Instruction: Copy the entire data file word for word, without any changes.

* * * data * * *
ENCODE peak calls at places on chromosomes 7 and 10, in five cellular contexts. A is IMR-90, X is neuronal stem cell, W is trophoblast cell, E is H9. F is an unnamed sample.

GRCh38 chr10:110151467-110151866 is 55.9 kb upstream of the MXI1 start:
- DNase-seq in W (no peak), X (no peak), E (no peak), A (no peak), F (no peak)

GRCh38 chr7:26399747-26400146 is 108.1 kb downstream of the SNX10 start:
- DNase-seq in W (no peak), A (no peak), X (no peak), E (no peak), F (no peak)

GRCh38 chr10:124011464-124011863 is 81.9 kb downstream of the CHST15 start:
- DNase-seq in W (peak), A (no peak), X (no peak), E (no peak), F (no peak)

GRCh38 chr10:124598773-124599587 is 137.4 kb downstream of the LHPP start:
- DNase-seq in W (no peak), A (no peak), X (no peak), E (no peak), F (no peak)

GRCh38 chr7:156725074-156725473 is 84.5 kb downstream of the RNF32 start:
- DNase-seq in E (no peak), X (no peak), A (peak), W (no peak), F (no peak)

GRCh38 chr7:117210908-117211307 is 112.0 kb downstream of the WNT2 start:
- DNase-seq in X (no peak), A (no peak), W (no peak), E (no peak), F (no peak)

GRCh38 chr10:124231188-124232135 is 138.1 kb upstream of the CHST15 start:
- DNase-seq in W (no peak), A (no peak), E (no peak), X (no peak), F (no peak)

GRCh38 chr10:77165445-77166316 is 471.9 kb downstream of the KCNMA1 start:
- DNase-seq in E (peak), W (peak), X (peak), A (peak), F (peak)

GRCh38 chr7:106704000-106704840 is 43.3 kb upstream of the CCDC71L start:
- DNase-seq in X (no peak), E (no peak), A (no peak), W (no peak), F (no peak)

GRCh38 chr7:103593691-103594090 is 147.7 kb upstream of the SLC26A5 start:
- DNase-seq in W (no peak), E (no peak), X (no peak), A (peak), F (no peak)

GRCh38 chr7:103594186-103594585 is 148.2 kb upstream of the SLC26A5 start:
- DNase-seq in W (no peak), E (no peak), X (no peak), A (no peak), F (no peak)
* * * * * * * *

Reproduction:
ENCODE peak calls at places on chromosomes 7 and 10, in five cellular contexts. A is IMR-90, X is neuronal stem cell, W is trophoblast cell, E is H9. F is an unnamed sample.

GRCh38 chr10:110151467-110151866 is 55.9 kb upstream of the MXI1 start:
- DNase-seq in W (no peak), X (no peak), E (no peak), A (no peak), F (no peak)

GRCh38 chr7:26399747-26400146 is 108.1 kb downstream of the SNX10 start:
- DNase-seq in W (no peak), A (no peak), X (no peak), E (no peak), F (no peak)

GRCh38 chr10:124011464-124011863 is 81.9 kb downstream of the CHST15 start:
- DNase-seq in W (peak), A (no peak), X (no peak), E (no peak), F (no peak)

GRCh38 chr10:124598773-124599587 is 137.4 kb downstream of the LHPP start:
- DNase-seq in W (no peak), A (no peak), X (no peak), E (no peak), F (no peak)

GRCh38 chr7:156725074-156725473 is 84.5 kb downstream of the RNF32 start:
- DNase-seq in E (no peak), X (no peak), A (peak), W (no peak), F (no peak)

GRCh38 chr7:117210908-117211307 is 112.0 kb downstream of the WNT2 start:
- DNase-seq in X (no peak), A (no peak), W (no peak), E (no peak), F (no peak)

GRCh38 chr10:124231188-124232135 is 138.1 kb upstream of the CHST15 start:
- DNase-seq in W (no peak), A (no peak), E (no peak), X (no peak), F (no peak)

GRCh38 chr10:77165445-77166316 is 471.9 kb downstream of the KCNMA1 start:
- DNase-seq in E (peak), W (peak), X (peak), A (peak), F (peak)

GRCh38 chr7:106704000-106704840 is 43.3 kb upstream of the CCDC71L start:
- DNase-seq in X (no peak), E (no peak), A (no peak), W (no peak), F (no peak)

GRCh38 chr7:103593691-103594090 is 147.7 kb upstream of the SLC26A5 start:
- DNase-seq in W (no peak), E (no peak), X (no peak), A (peak), F (no peak)

GRCh38 chr7:103594186-103594585 is 148.2 kb upstream of the SLC26A5 start:
- DNase-seq in W (no peak), E (no peak), X (no peak), A (no peak), F (no peak)